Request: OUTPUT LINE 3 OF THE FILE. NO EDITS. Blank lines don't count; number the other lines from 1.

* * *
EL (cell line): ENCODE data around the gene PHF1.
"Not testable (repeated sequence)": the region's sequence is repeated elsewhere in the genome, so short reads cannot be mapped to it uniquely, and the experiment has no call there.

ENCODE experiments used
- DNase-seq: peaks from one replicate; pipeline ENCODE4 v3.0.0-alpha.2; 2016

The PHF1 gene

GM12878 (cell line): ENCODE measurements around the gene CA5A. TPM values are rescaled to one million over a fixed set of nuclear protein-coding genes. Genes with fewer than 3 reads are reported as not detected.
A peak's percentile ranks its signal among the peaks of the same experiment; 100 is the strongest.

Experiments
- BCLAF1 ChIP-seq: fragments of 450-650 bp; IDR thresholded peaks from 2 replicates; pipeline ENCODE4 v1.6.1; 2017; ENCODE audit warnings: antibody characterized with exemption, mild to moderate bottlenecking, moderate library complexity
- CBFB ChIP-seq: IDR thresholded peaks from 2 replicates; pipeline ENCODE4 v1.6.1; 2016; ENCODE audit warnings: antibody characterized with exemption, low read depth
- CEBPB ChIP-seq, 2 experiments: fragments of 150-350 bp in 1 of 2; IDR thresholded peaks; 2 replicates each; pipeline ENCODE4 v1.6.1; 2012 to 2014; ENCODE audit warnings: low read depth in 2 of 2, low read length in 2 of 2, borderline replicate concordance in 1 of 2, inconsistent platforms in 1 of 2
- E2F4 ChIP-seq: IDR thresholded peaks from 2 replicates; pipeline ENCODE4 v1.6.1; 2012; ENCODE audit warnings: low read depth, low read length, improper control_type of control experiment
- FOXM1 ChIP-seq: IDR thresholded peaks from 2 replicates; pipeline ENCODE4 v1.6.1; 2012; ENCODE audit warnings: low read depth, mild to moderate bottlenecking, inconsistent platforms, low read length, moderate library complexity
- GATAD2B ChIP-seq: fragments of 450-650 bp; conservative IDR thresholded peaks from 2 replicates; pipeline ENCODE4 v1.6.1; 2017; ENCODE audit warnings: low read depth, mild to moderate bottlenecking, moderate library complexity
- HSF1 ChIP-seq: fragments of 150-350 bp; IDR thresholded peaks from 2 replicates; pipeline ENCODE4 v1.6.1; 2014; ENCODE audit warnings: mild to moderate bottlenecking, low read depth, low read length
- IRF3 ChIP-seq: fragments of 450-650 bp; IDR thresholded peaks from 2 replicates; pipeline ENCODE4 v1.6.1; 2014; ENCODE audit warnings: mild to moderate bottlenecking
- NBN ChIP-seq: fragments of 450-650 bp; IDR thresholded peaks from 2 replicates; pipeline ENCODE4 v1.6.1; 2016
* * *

ENCODE experiments used